Cumberland’s wastewater treatment plant will take a little longer than hoped.
The project is also incorporating a few changes to plans, says project co-ordinator Paul Nash.
He updated council on the plans for the village’s capital project at the Sept. 27 meeting.
Originally, the plan was to have the facility ready by September 2022, though he now expects it will take a little longer to commission. He expects breaking ground will have to wait until next spring, though work such as site preparation and some tree-clearing will happen sooner. While the site might be ready, Nash said they want to avoid a situation where they dig a large hole that can sit and fill with water over the winter.
Nash said there have been about four versions of plans for the site.
“We’ve gone through several iterations of what it’s going to look like and where things are,” he said.
One of the most notable changes in the latest version is a plan to mitigate possible seismic and flooding concerns by moving a channel from Maple Lake Creek away from the lagoon site to the east where the seedbed and wetlands are located. These will play a role in later phases of the water treatment, with the channel now forming part of the wetlands.
The question surrounds the situation of berms on the site and lagoon stability.
“They’ve been there 50 years, and they’re fine,” he said.
However, Nash explained a concern would be the effect on high water during winter rains and if lagoons were lost during an earthquake, which would prove disastrous, he added.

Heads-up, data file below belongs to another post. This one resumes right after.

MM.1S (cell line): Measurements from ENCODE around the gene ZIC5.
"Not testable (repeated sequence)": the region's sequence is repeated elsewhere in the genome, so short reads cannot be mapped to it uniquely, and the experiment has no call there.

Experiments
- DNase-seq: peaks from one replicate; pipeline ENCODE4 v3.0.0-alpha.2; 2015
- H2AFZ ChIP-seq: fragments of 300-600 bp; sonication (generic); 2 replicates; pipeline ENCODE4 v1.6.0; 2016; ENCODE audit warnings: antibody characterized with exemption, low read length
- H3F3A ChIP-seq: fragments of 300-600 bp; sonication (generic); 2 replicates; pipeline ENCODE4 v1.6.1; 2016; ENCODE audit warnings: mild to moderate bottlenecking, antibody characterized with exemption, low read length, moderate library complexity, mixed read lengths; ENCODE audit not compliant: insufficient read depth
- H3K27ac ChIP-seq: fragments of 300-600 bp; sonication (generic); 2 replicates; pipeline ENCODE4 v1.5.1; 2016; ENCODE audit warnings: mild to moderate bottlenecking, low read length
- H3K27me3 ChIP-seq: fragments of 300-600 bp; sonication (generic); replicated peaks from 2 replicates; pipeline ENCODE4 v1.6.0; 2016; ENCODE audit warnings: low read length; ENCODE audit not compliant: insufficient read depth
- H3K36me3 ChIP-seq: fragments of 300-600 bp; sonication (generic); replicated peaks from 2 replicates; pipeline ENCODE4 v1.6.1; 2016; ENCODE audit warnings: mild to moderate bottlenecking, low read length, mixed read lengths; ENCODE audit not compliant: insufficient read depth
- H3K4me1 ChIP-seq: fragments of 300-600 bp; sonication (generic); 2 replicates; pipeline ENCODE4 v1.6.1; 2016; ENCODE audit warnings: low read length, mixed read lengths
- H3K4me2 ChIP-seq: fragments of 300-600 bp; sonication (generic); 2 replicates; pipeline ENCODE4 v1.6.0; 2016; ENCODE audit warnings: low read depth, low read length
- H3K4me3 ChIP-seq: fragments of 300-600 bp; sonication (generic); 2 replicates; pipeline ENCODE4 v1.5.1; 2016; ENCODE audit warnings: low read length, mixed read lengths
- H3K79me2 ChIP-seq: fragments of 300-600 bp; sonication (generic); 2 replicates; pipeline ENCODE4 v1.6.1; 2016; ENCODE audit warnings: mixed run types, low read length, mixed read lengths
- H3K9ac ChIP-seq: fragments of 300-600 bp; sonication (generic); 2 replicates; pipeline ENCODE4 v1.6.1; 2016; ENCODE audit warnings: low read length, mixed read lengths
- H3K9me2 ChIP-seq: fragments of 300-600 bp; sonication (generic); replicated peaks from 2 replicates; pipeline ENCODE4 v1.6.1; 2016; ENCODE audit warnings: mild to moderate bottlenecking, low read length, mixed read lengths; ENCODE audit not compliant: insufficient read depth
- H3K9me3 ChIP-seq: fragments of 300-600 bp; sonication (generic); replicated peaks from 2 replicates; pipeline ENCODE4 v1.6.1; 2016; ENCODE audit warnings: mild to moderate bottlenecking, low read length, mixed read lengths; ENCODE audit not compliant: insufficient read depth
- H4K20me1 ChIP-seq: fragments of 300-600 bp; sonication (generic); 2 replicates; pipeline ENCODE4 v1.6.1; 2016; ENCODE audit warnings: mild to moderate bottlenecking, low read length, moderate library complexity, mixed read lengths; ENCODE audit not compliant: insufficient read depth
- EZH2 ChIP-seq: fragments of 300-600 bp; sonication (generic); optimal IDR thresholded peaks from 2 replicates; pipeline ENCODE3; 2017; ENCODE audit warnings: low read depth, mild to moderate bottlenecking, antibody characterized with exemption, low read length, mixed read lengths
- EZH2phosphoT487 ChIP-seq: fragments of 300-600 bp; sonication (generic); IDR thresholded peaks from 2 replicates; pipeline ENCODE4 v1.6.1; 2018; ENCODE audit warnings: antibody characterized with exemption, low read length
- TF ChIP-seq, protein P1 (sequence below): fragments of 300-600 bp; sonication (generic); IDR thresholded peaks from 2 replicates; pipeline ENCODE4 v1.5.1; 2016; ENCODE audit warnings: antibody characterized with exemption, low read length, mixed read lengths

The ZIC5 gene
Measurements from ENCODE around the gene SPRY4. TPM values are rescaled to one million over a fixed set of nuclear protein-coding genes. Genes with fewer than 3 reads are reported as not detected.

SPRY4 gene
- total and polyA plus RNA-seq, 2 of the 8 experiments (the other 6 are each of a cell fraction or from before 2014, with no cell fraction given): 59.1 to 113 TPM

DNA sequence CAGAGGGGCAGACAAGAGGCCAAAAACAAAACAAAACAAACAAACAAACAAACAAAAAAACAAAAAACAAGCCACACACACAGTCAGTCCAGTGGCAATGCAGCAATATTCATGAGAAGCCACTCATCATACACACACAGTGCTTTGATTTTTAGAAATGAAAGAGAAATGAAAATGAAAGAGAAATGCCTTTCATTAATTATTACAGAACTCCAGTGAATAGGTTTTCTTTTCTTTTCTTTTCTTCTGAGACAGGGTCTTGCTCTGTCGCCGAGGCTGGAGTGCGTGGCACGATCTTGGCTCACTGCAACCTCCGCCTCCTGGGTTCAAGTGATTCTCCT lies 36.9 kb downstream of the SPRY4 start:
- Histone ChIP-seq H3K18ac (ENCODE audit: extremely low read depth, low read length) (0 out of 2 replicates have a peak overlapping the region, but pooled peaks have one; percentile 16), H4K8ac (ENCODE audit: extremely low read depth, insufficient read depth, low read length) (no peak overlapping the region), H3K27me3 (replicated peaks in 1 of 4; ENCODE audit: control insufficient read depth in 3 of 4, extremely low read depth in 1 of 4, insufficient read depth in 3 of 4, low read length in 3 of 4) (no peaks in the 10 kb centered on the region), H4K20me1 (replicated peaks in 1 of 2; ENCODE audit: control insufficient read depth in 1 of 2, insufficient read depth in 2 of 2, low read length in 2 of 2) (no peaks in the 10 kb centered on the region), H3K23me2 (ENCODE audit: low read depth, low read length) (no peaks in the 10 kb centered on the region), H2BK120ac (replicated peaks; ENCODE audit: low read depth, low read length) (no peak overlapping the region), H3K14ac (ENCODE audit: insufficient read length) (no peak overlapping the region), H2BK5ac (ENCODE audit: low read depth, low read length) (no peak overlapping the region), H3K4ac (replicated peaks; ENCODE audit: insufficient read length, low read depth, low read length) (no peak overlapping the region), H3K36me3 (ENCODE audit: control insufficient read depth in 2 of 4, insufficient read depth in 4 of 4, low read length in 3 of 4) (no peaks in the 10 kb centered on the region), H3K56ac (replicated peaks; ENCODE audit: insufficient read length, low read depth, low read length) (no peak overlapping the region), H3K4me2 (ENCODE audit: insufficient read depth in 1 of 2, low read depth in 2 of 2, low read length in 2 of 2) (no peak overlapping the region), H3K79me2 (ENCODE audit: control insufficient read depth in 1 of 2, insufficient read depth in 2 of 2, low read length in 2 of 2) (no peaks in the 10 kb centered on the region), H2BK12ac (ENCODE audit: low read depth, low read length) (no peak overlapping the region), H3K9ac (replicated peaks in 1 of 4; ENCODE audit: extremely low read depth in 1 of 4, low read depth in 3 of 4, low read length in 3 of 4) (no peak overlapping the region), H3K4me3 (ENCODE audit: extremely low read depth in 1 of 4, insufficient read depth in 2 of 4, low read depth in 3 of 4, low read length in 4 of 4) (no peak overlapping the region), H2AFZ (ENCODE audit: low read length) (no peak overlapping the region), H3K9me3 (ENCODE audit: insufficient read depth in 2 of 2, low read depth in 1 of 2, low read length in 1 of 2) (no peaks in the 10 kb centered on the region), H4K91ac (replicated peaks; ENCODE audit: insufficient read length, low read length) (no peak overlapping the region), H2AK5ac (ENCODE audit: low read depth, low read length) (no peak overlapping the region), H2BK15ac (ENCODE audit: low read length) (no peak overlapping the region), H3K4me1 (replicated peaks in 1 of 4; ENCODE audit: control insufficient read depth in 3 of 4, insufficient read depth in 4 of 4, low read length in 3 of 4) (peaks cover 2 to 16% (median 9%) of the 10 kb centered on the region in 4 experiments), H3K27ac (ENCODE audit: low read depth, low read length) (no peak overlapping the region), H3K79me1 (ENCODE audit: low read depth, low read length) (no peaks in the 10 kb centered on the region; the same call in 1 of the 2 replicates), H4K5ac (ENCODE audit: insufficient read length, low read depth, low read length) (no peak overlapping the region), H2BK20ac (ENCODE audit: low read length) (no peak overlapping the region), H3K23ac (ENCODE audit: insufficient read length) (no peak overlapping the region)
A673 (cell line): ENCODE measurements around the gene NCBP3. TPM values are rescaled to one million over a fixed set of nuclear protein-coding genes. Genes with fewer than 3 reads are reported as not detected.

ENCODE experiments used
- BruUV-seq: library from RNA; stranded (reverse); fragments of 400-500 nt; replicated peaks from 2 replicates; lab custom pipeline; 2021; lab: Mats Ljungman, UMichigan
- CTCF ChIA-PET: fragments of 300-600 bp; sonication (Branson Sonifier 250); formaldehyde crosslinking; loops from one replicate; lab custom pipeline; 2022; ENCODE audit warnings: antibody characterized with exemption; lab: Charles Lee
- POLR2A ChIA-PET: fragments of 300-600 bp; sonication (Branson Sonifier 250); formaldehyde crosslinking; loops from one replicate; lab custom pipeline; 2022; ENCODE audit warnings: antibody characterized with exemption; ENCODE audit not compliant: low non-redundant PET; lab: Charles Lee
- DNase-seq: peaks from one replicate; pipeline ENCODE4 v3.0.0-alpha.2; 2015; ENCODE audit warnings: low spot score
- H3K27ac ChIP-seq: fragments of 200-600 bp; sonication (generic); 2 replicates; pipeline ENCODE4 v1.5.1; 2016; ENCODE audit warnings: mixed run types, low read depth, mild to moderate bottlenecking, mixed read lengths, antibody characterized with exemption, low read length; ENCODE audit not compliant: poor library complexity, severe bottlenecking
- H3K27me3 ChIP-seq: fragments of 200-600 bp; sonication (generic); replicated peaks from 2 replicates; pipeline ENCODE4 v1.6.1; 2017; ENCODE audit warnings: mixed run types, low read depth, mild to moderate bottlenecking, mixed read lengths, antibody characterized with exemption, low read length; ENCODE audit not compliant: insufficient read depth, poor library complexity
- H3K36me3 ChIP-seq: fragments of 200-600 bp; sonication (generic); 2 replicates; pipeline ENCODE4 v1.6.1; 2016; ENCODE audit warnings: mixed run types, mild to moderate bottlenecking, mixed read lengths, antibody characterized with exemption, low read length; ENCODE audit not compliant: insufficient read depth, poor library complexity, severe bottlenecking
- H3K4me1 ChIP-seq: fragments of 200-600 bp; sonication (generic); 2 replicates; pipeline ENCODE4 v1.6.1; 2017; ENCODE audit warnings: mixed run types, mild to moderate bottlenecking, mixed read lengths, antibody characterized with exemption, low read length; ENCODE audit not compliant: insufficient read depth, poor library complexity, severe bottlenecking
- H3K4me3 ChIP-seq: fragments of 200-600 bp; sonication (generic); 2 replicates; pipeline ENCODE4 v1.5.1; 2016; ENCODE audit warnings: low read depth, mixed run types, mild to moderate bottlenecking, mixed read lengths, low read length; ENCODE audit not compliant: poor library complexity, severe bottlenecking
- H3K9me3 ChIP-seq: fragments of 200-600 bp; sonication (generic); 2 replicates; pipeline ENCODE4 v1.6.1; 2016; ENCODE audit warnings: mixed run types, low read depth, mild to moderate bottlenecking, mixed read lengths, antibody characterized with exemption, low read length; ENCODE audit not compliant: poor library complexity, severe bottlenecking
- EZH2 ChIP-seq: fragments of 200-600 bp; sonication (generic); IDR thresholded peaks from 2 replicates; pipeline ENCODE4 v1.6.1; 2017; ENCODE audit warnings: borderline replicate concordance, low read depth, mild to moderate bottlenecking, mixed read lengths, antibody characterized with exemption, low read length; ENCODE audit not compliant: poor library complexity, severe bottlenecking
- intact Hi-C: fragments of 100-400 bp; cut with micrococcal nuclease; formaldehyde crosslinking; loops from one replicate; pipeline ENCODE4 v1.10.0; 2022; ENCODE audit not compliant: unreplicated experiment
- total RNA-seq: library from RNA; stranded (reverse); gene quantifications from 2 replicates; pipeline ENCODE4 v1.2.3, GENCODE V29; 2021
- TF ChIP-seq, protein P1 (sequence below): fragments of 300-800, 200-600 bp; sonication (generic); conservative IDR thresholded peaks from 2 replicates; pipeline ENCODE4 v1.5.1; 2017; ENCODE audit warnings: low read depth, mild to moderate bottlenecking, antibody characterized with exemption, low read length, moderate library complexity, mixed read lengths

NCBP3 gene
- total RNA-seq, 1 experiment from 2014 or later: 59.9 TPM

In addition to the creek channel move, other changes from earlier plans including moving the treatment works area and the service buildings. Nash said the project team will be meeting in the next week, so they would know more about any additional changes.
Council were glad to get the update but did have questions about the effects on trails near the area and tree removal. Coun. Vickey Brown asked if there was any idea on the number of trees that could be removed, and she wondered whether they could top them instead.
Nash replied they hoped to take down as few as possible, though he added that some of the alders and cottonwoods could pose a threat to the site if they came down during a storm, so the project might look to replanting those areas with shorter trees or shrubs.
A public engagement process for the project includes tours of the site and an open house in the days following the council meeting. At some point though, they will have to cut off public access to the site for work to start. This will mean fencing, though Nash is not sure where they will be putting in construction fencing first for site work or go right to erecting permanent fencing.
“We have to make the site secure,” he said.
Nash also expects the budget could be different than planned, though he expects to have details for council on this in the next month or so, as well as areas where they could save money. He did not expect the changes to the timeline to pose any challenges for the eligibility of the grants funding the project.
In March, council awarded tenders for the project manager, project engineer and construction manager. At that point, the project was estimated to be $9.7 million.